In January 2014, the Springfield, Missouri, City Council passed an amended panhandling ordinance. In December 2015, an individual filed a federal lawsuit against the City claiming that the ordinance was not being properly applied. Ultimately, in mid-December, a Federal Judge issued an injunction prohibiting enforcement of the ordinance.
Since that time, the City’s prosecutor has dismissed all pending citations under the ordinances and has declined to file any new citations.
Springfield’s ordinance attempted to limit panhandling to passive panhandling and also placed restrictions on where panhandling was expressly prohibited (i.e., within 5 feet from the curb of roadways, etc.).
The federal lawsuit claims that the City has not been applying the ordinance correctly and, specifically, alleges that the plaintiff was threatened with a ticket when he tried to passively panhandle.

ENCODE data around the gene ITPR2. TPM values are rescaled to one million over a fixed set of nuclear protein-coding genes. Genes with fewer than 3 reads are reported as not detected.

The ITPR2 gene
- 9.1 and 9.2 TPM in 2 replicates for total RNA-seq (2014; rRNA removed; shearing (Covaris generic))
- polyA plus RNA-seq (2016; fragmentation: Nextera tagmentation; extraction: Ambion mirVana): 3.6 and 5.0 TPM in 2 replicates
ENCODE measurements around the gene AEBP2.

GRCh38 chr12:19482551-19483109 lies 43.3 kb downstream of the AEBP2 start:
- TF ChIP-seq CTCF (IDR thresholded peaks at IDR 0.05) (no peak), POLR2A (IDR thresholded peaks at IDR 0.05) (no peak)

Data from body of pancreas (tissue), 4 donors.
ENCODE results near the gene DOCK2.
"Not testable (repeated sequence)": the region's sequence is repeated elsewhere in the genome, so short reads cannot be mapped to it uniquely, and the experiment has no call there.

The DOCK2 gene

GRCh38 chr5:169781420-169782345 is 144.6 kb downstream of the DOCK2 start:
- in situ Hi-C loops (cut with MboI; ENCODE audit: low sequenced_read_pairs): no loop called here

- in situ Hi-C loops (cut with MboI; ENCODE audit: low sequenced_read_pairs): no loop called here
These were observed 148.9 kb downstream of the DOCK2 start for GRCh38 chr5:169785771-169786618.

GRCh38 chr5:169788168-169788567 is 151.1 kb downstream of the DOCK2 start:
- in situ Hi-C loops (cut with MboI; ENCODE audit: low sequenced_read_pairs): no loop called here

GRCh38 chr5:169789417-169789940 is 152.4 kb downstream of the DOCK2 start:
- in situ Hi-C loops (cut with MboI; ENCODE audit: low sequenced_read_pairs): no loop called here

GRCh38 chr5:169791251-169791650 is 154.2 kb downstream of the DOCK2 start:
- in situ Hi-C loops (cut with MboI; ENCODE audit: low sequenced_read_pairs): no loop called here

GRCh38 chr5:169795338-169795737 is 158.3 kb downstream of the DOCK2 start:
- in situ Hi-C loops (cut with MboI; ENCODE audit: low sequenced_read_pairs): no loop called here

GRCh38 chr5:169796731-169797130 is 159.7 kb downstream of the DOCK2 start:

The ongoing debate, in regards to these panhandling ordinances, is the argument between free speech and the safety and comfort of residents out in public.
This will be another case to monitor (similar to the situation playing out with regard to the Springfield, Illinois, panhandling ordinance) to see how the courts handle a panhandling ordinance, and to potentially shape panhandling ordinances moving forward.
Author: Timothy J. Clifton